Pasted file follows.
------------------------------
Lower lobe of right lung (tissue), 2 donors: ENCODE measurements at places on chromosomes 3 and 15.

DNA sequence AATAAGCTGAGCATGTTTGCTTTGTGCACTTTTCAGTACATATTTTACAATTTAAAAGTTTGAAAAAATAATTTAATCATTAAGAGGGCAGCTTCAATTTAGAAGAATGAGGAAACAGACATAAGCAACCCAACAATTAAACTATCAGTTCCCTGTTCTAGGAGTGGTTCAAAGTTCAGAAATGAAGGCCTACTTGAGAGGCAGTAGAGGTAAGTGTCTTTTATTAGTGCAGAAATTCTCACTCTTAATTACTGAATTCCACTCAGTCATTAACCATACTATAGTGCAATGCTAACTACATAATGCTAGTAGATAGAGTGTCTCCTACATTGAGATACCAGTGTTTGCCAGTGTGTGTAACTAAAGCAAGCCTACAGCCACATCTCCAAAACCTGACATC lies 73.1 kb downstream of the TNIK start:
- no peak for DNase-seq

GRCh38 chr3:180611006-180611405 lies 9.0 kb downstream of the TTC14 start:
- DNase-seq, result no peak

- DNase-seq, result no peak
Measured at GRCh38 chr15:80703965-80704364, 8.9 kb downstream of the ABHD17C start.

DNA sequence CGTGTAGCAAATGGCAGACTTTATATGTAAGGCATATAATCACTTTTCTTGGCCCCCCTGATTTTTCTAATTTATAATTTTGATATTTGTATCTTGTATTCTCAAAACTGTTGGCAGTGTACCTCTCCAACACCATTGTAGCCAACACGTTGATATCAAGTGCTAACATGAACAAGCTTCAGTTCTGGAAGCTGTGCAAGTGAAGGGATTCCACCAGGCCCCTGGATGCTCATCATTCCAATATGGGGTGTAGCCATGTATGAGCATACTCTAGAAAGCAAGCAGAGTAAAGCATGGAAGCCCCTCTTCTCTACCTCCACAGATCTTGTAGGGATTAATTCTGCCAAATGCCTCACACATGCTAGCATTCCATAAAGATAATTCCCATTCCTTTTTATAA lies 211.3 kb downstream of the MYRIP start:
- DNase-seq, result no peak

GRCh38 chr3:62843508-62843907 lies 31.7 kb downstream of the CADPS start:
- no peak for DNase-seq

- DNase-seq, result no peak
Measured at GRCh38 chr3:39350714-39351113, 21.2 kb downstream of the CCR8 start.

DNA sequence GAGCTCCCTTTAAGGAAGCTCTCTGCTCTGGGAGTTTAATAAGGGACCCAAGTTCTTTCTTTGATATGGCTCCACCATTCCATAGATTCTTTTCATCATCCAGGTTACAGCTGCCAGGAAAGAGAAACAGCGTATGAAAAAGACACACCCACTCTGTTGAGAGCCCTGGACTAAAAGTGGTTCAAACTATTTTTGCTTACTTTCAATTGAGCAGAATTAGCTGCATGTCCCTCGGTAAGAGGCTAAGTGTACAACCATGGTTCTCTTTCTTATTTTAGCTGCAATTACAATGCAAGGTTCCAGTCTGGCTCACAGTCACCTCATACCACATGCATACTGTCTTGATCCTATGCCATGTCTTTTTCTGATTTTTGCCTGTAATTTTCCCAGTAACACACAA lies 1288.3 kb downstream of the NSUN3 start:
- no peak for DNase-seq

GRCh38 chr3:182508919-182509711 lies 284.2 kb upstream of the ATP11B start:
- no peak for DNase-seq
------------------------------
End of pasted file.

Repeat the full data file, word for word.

Lower lobe of right lung (tissue), 2 donors: ENCODE measurements at places on chromosomes 3 and 15.

DNA sequence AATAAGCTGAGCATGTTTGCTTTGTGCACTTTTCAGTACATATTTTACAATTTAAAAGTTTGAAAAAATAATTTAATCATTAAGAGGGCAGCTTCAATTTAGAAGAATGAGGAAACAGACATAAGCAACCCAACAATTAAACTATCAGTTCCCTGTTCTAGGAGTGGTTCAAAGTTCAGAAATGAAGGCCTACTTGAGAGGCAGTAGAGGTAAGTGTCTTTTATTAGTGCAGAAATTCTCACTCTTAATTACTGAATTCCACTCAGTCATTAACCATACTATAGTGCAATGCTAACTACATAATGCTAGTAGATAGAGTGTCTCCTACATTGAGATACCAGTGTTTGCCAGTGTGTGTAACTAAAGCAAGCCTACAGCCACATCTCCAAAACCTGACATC lies 73.1 kb downstream of the TNIK start:
- no peak for DNase-seq

GRCh38 chr3:180611006-180611405 lies 9.0 kb downstream of the TTC14 start:
- DNase-seq, result no peak

- DNase-seq, result no peak
Measured at GRCh38 chr15:80703965-80704364, 8.9 kb downstream of the ABHD17C start.

DNA sequence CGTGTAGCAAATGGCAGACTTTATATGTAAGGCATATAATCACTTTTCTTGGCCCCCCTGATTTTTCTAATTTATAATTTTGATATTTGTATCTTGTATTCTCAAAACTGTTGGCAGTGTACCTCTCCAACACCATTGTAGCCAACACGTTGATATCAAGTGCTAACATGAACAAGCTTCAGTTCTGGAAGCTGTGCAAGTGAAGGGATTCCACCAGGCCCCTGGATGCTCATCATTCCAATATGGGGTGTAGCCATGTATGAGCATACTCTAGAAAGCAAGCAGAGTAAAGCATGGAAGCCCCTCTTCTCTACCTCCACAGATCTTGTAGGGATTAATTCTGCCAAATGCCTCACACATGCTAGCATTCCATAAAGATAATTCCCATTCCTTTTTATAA lies 211.3 kb downstream of the MYRIP start:
- DNase-seq, result no peak

GRCh38 chr3:62843508-62843907 lies 31.7 kb downstream of the CADPS start:
- no peak for DNase-seq

- DNase-seq, result no peak
Measured at GRCh38 chr3:39350714-39351113, 21.2 kb downstream of the CCR8 start.

DNA sequence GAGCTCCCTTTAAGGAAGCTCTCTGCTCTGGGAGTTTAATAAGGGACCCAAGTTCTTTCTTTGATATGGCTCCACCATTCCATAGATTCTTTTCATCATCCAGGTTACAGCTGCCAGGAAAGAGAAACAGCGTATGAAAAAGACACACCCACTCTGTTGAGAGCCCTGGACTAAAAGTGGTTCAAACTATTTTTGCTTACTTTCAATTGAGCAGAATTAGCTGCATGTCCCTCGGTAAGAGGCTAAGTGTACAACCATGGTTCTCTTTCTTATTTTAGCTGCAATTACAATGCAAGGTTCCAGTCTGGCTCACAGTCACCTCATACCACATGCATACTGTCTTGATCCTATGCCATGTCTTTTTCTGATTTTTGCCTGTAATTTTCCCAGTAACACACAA lies 1288.3 kb downstream of the NSUN3 start:
- no peak for DNase-seq

GRCh38 chr3:182508919-182509711 lies 284.2 kb upstream of the ATP11B start:
- no peak for DNase-seq